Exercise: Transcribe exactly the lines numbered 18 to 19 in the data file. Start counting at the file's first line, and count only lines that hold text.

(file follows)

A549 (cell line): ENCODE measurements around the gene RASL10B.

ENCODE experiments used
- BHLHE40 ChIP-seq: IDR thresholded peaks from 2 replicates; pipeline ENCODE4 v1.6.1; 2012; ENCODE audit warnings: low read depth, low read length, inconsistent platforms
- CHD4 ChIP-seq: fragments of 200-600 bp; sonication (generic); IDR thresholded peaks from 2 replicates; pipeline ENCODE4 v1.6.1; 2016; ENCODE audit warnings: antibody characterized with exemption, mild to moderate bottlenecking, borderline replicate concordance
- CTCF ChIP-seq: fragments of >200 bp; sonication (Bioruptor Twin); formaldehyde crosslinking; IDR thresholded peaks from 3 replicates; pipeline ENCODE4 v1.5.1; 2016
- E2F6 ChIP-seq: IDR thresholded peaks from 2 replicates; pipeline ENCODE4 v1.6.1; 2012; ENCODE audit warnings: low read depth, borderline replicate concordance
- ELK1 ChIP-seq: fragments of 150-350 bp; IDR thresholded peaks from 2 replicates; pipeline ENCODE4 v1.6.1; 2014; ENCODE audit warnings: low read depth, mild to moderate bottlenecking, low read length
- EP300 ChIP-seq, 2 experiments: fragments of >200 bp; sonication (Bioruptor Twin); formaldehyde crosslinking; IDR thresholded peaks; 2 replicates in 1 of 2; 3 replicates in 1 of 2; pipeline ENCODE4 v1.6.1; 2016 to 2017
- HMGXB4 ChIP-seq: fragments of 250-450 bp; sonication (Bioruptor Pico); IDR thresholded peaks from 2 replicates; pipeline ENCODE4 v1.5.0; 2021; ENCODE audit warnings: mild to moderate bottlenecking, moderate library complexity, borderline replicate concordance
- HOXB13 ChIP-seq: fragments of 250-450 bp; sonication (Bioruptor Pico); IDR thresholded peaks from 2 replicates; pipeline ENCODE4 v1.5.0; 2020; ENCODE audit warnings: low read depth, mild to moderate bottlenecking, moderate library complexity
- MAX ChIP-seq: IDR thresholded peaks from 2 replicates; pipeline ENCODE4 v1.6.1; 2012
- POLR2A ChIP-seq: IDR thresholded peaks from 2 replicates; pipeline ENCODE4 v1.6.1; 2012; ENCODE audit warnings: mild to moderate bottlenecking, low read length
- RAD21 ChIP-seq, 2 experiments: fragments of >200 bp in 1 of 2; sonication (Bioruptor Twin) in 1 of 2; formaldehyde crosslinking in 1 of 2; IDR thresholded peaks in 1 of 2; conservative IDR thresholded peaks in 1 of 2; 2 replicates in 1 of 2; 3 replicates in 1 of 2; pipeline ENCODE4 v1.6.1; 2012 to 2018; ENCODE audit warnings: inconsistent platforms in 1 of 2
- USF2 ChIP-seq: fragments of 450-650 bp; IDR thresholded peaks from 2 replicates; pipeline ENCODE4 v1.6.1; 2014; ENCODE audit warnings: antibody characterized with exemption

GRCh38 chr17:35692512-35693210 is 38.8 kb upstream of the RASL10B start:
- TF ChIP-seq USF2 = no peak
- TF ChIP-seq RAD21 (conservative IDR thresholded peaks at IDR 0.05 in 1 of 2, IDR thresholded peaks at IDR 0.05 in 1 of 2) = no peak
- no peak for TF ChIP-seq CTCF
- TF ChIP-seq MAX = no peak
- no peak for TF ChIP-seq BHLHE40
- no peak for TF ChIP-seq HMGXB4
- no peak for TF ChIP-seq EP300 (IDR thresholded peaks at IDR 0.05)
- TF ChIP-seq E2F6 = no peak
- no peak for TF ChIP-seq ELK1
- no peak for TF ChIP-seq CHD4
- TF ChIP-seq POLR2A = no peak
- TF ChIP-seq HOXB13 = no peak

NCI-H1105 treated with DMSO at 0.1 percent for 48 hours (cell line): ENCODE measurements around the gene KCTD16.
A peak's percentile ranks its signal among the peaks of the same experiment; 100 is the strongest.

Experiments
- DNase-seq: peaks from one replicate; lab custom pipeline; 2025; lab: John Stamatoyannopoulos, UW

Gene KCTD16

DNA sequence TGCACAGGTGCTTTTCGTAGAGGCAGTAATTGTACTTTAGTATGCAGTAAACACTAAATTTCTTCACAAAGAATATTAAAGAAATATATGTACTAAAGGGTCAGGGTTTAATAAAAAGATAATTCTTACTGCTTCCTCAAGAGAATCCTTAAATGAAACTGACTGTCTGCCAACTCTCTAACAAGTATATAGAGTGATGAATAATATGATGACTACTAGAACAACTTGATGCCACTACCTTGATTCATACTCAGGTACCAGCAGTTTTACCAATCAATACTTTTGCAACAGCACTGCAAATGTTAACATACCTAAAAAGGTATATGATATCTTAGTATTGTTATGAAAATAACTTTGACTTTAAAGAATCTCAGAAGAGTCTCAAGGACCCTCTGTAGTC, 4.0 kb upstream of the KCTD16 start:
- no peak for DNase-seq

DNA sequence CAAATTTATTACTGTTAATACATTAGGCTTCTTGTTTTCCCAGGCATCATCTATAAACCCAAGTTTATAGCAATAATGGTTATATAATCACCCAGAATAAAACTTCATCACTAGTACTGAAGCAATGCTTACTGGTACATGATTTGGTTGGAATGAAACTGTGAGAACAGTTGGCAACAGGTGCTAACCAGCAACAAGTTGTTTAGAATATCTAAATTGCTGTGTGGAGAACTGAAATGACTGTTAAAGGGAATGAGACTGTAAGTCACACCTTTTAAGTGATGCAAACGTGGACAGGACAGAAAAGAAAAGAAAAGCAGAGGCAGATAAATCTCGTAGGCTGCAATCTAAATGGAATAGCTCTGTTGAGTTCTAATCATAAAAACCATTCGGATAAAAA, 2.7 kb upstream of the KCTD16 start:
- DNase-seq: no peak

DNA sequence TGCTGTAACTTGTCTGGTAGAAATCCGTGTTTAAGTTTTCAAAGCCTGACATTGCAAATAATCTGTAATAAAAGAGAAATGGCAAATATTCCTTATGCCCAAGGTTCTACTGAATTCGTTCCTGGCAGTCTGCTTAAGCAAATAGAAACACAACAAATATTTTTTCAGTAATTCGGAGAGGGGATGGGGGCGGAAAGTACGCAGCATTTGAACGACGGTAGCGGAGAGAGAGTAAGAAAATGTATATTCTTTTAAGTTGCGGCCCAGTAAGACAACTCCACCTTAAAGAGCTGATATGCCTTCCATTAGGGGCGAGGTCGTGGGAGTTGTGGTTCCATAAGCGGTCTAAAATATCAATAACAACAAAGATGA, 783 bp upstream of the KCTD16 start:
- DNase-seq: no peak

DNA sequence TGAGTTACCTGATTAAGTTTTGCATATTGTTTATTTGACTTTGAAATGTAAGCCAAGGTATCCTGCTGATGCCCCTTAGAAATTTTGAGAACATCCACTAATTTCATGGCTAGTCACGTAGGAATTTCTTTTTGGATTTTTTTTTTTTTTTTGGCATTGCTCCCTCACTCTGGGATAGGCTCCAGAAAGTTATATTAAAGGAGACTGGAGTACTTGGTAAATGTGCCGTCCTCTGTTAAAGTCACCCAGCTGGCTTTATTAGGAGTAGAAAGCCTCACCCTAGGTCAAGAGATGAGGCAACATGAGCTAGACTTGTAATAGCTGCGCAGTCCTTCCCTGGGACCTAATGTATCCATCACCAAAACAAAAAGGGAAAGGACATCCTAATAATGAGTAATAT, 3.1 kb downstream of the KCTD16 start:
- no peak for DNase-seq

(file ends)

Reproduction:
- no peak for TF ChIP-seq CTCF
- TF ChIP-seq MAX = no peak